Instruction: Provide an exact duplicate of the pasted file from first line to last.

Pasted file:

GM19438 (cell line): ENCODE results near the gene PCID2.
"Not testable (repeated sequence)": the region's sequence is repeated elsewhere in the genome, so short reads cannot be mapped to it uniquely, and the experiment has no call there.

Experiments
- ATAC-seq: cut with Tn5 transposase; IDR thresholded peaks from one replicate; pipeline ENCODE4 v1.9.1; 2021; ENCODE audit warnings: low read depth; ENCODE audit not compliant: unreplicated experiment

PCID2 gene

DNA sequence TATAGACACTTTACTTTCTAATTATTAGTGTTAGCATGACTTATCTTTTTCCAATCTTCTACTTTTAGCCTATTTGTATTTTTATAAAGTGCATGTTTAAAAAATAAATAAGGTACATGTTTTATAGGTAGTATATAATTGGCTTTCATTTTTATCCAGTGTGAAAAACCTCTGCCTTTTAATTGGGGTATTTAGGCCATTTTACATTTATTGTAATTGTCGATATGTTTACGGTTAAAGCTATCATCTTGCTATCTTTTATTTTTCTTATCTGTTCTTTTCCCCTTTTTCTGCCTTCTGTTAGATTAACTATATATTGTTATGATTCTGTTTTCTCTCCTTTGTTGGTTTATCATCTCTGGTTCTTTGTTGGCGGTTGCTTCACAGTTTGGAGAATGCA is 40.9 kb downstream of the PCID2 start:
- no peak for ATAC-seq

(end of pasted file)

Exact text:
GM19438 (cell line): ENCODE results near the gene PCID2.
"Not testable (repeated sequence)": the region's sequence is repeated elsewhere in the genome, so short reads cannot be mapped to it uniquely, and the experiment has no call there.

Experiments
- ATAC-seq: cut with Tn5 transposase; IDR thresholded peaks from one replicate; pipeline ENCODE4 v1.9.1; 2021; ENCODE audit warnings: low read depth; ENCODE audit not compliant: unreplicated experiment

PCID2 gene

DNA sequence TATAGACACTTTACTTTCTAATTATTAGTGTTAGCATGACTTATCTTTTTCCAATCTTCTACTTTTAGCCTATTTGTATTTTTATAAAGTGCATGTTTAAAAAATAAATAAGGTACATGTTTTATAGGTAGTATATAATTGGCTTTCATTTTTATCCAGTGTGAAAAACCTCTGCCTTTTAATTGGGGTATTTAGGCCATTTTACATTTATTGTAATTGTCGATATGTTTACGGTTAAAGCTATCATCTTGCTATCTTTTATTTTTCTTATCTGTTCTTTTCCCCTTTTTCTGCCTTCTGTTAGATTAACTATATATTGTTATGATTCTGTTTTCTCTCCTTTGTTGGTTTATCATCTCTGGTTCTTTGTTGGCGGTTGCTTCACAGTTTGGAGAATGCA is 40.9 kb downstream of the PCID2 start:
- no peak for ATAC-seq